Frequently Asked Questions
An approved Co-regulatory Arrangement (CA) is an organisation that undertakes a set of activities or measures taken, on behalf of liable parties, to achieve the outcomes and requirements specified in the Product Stewardship (Televisions and Computers) Regulations 2011. ANZRP is an approved Co-regulatory Arrangement.
Under the Regulations, television, computer and computer product importers and local manufacturers will meet their obligations by becoming a member of an approved arrangement that collects and recycles waste television and computer products on their behalf. For the arrangement to be approved, the administrator must apply to the Minister for the Environment or his/her delegate for approval.
The National Television and Computer Recycling Scheme (NTCRS) is funded by Liable Parties, which are organisations that import or manufacture more than 5,000 televisions, more than 5,000 computers or printers, or over 15,000 units of computer products annually. There is no direct Government funding of the scheme. Drop off of end of life television and computer products at an approved arrangement’s site is free to members of the community or small business.
The NTCRS is responsible for 35% of the cost of the entire e-waste stream in Australia in 2014/15, with State and Local Governments responsible for the remaining 65%.
All end-of-life televisions, computer and computer accessories and peripherals regardless of date of manufacture or manufacturer will be accepted and recycled under the NTCRS.
All current overseas e-waste recycling models were reviewed as part of the Scheme’s development. The NTCRS adopts aspects of a number of different models and reflects those considered most suitable for Australia.
In particular the “waste arising” approach where liable parties pay on the basis of the actual waste that is collected rather than a fixed fee for every product sold was considered to be fair and efficient. Each Liable Party pays for their share of the waste according to their current market share of imports and manufacturing.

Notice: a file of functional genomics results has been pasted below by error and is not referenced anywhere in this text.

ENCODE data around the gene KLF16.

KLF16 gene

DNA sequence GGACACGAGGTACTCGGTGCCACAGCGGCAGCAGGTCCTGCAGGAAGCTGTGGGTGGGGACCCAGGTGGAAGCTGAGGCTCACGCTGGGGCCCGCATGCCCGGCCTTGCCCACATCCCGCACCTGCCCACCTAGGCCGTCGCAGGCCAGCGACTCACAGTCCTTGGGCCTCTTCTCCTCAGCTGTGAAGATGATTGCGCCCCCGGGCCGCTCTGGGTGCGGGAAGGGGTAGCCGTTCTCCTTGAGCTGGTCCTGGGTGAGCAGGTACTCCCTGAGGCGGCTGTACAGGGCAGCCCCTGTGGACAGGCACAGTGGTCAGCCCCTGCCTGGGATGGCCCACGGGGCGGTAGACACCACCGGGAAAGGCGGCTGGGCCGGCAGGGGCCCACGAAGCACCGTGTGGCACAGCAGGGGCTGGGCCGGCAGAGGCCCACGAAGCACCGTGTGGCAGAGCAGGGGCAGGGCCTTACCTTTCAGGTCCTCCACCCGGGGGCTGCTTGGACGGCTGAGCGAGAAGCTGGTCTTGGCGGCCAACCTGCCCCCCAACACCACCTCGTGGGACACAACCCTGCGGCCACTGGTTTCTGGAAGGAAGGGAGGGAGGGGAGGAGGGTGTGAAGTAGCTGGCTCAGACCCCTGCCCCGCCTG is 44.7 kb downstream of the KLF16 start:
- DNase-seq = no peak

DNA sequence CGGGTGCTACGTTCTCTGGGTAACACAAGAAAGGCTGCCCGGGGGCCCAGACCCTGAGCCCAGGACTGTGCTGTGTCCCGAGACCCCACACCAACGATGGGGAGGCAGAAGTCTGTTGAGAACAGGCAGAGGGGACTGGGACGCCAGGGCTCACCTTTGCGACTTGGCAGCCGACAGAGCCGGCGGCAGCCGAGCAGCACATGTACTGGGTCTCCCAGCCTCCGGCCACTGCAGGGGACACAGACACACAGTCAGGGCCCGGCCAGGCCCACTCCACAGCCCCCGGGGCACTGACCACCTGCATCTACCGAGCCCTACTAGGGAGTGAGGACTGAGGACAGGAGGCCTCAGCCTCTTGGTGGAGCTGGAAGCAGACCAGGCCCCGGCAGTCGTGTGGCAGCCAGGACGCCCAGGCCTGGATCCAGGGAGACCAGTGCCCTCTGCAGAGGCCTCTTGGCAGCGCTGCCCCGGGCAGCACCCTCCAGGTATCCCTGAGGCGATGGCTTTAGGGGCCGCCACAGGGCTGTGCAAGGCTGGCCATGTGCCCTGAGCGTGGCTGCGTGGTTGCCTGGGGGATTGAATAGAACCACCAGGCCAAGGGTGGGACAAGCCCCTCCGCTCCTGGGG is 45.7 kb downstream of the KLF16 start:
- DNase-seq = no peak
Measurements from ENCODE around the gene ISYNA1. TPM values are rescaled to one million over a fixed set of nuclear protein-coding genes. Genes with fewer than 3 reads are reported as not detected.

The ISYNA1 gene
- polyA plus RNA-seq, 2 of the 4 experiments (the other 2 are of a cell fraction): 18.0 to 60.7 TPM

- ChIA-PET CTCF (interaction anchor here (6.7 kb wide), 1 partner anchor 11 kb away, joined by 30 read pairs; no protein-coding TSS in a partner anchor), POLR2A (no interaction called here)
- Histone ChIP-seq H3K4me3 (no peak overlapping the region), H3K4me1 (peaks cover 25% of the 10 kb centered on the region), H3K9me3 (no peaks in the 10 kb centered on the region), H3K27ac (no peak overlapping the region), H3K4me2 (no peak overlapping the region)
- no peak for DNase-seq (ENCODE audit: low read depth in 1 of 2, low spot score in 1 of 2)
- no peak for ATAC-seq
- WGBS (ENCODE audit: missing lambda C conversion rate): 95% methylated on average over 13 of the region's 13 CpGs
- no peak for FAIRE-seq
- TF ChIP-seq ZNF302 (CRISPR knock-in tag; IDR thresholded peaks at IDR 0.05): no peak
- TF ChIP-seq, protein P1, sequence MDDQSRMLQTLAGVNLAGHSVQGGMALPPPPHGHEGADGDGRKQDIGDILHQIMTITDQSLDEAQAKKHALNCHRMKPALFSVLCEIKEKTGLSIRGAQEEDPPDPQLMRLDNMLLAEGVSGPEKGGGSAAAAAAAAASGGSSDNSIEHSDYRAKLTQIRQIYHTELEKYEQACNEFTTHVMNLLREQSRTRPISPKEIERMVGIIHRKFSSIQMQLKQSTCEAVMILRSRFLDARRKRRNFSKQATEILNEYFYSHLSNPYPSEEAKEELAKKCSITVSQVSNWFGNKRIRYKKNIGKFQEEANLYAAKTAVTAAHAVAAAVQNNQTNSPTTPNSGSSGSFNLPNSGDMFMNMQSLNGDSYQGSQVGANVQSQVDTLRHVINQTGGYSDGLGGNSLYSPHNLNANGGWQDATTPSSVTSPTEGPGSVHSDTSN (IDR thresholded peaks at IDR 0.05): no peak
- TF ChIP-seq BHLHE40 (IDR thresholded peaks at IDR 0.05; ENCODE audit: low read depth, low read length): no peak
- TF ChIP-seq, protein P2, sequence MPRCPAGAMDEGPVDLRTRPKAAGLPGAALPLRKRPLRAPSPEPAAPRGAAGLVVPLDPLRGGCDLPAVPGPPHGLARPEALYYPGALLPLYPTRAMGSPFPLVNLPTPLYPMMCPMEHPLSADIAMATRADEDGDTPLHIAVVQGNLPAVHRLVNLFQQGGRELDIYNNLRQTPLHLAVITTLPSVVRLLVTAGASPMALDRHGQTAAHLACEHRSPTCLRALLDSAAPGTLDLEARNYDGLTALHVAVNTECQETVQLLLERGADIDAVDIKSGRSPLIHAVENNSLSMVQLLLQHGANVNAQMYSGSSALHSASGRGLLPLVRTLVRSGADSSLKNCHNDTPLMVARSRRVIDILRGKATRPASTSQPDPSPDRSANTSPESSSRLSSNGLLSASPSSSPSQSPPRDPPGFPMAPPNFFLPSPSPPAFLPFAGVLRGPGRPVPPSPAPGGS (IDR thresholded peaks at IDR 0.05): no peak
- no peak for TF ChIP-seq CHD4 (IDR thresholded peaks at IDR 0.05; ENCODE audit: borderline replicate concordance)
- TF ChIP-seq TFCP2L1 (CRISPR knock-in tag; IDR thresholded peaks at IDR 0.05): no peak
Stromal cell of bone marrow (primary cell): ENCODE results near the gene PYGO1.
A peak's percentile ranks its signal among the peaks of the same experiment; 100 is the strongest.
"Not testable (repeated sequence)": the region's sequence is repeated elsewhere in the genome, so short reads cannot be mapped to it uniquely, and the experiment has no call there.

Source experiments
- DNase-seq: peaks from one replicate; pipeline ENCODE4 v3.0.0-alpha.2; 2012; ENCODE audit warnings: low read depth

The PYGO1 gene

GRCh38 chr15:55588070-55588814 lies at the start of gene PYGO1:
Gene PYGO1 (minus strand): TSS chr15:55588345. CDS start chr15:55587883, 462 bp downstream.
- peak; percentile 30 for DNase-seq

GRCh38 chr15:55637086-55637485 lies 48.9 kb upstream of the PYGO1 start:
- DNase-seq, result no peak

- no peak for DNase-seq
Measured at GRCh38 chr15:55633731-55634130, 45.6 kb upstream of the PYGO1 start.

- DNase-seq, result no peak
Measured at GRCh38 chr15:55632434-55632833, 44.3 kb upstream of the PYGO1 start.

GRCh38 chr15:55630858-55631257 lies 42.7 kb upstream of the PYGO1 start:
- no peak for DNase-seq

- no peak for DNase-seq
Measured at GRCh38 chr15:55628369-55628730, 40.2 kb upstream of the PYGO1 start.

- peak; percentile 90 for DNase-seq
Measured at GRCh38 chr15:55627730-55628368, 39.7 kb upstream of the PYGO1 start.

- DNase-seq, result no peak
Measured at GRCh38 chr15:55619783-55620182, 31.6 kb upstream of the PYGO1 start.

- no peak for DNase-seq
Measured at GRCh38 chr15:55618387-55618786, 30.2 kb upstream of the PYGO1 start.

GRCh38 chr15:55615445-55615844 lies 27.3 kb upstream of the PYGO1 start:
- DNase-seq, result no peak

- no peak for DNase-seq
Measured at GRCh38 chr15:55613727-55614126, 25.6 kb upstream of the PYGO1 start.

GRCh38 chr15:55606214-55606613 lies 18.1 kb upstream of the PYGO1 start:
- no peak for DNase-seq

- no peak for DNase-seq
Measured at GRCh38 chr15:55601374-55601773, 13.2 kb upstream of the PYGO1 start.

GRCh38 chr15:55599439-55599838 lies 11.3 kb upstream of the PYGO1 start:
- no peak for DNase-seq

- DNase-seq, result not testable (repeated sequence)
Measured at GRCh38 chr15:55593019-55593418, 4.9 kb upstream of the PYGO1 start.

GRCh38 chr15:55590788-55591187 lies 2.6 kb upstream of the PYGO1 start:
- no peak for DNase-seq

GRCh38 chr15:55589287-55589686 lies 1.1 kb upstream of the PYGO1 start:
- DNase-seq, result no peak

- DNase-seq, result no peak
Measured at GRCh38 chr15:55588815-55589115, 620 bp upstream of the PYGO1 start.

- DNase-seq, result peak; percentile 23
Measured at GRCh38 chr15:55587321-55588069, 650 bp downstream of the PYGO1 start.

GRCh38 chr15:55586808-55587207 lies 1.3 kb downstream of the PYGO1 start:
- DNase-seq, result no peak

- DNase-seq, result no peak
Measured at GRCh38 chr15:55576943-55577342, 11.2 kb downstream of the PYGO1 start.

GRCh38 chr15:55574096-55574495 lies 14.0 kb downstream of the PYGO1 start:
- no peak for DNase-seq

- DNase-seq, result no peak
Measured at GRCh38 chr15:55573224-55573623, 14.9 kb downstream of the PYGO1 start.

The co-regulatory model means that while government provides a regulatory safety net to ensure a level playing field and that all Liable Parties participate, it is up to industry how it achieves the outcomes specified in the regulation. Co-regulation allows industry to design competitive flexible recycling programs that will minimise costs to consumers while leaving government to focus on policing and compliance.
The regulation does not distinguish between business and consumer products except to say that products brought to a recycling centre by consumers or by small businesses must be recycled for free. Many Liable Parties already have their own commercial arrangements for collecting and recycling products from their business customers. These programs will continue under existing commercial terms and the Liable Parties will report the volume that they have recycled to their approved Co-regulatory Arrangement. B2B product that has been recycled by Liable Parties will count towards the recycling targets.
The government has used Customs data as the means of determining which importers are Liable Parties and also to calculate individual liable party market shares.
As customs data is only available in units of product and because recycled waste is measured in weight (tonnes) it was necessary to convert the units to weight. The conversion factors were developed by the government based on information provided by importers on the total number of units and their actual weight imported over the past 3 years.
They are regularly reviewed under the legislation.
The amount that you will have to pay depends on your market share of the total products imported in your class of products. If you are a Liable Party you will have received a letter from the Department of the Environment with a Statement of Advice on Record of Imports advising of your market share and liability.